Sunday, February 7, 2010

Out Tomorrow: Teachers Must Contribute to Health Care Benefits

The Star-Ledger is reporting that tomorrow Gov. Christie will announce major pension and benefit reforms that will affect all public employees, including school teachers. The proposals include requiring all local school district employees to contribute at least 1.5% of their annual salaries to health care costs. Pensions would be calculated based on factoring in the highest five years of salary instead of the current three years to determine pension pay-outs, sick leave would be capped at $15,000, and part-time school employees would be enrolled in defined-contribution plans. In addition, the government would put up for voter approval a constitutional amendment requiring the State to fully fund its pension obligations in each year’s budget.

The NJEA had no immediate comment.


Neils said...

This will probably be decided in the courts, which will end up costing us even more money. If my understanding is correct, teachers have negotiated contracts that include benefits. If they have to begin contributing to their benefits, they will want increased wages to maintain their current standard of living...not to mention financial obligations made prior to this potentially unconstitutional proposal.

Bruce said...

Actually, following some of Neils' logic, this proposal is most likely to lead to property tax increases in many communities that have typically provided the greatest salary increases over time (see: )

As I point out in my blog post and subsequent comments, teacher wages in NJ lag behind non-teacher wages for same age and degree level (and hours per week and weeks per year) and have fallen further behind over time.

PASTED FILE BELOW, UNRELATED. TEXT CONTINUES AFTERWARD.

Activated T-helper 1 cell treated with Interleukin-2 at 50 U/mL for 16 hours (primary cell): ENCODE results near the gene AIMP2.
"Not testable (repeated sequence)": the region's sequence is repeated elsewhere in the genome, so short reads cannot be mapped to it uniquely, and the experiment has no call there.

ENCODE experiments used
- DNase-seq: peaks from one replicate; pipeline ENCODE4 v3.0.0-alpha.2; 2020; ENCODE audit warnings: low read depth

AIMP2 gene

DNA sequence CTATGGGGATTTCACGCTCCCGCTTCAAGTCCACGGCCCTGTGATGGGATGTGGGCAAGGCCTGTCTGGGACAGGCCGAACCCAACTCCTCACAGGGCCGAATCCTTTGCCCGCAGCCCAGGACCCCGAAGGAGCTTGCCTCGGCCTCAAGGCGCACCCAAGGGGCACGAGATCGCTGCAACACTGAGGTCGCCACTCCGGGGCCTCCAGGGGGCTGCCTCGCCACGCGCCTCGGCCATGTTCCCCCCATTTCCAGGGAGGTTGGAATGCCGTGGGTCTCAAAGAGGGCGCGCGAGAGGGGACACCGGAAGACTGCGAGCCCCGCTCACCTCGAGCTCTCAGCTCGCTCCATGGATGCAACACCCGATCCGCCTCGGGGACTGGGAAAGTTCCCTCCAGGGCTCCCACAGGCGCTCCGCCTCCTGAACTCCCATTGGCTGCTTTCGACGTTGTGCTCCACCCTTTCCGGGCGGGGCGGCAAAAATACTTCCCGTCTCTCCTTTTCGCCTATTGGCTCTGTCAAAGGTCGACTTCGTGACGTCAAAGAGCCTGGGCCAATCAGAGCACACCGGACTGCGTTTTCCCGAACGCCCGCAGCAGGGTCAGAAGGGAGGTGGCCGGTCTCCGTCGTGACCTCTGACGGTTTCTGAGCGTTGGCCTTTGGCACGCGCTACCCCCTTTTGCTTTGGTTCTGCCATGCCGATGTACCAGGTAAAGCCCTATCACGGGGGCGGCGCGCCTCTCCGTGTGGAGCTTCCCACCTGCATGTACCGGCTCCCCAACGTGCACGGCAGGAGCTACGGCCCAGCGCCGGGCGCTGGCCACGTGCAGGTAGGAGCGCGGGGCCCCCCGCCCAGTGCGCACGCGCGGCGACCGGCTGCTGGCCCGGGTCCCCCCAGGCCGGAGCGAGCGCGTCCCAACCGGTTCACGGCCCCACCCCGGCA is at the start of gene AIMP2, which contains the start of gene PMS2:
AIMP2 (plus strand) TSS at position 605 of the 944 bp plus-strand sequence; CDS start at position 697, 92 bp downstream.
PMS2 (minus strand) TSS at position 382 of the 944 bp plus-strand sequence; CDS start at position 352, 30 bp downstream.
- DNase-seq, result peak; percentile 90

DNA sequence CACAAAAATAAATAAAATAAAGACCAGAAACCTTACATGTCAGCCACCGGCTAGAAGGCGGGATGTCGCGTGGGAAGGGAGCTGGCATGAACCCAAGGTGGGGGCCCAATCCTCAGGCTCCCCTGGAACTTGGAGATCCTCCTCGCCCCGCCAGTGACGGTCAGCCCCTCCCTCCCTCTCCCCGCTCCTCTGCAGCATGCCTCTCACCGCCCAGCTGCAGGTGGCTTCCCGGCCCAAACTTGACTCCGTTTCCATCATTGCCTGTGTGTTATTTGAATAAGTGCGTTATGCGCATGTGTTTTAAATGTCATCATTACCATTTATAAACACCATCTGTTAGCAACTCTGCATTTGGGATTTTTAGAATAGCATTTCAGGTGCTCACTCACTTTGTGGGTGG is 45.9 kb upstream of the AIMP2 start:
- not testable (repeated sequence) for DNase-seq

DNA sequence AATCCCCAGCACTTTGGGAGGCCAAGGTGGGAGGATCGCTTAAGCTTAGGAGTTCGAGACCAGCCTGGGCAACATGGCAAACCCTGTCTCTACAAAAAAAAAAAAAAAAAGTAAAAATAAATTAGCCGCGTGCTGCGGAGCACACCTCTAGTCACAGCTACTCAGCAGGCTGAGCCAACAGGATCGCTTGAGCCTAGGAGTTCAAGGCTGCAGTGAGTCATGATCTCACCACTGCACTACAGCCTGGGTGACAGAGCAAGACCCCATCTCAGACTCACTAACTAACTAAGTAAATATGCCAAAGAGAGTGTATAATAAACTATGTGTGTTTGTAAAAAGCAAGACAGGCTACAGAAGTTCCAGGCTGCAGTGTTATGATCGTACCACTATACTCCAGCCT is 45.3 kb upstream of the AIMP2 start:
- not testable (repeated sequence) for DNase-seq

There is evidence that nationally, teacher benefits plans including pension contributions are a larger share of wages than for non-teachers. But, it's a larger share of a lower wage. There will indeed be pressure to increase wages to offset contributions.

It seems that the argument for contributions is to lessen the stress on the state pension obligation. If the difference is offset in many communities with increased wages funded with increased property taxes, this plan would simply be raising property taxes to solve the state's (multi-year, bipartisan) self-inflicted fiscal woes.

To really simplify this argument - the state is asking you to increase property taxes to pay for a share pensions.

I know - you're saying we can counter this by reinstating "last best offer." School boards can simply refuse to cave in to the wage increases. But there appears to be no real change in NJ teacher wage growth before and after the removal of last best offer. And, as I've shown, NJ teacher wages really aren't growing out of control. They are lagging!

That said, Niels is also probably right that the state cannot so easily trump all of the district negotiated agreements without a legal fight.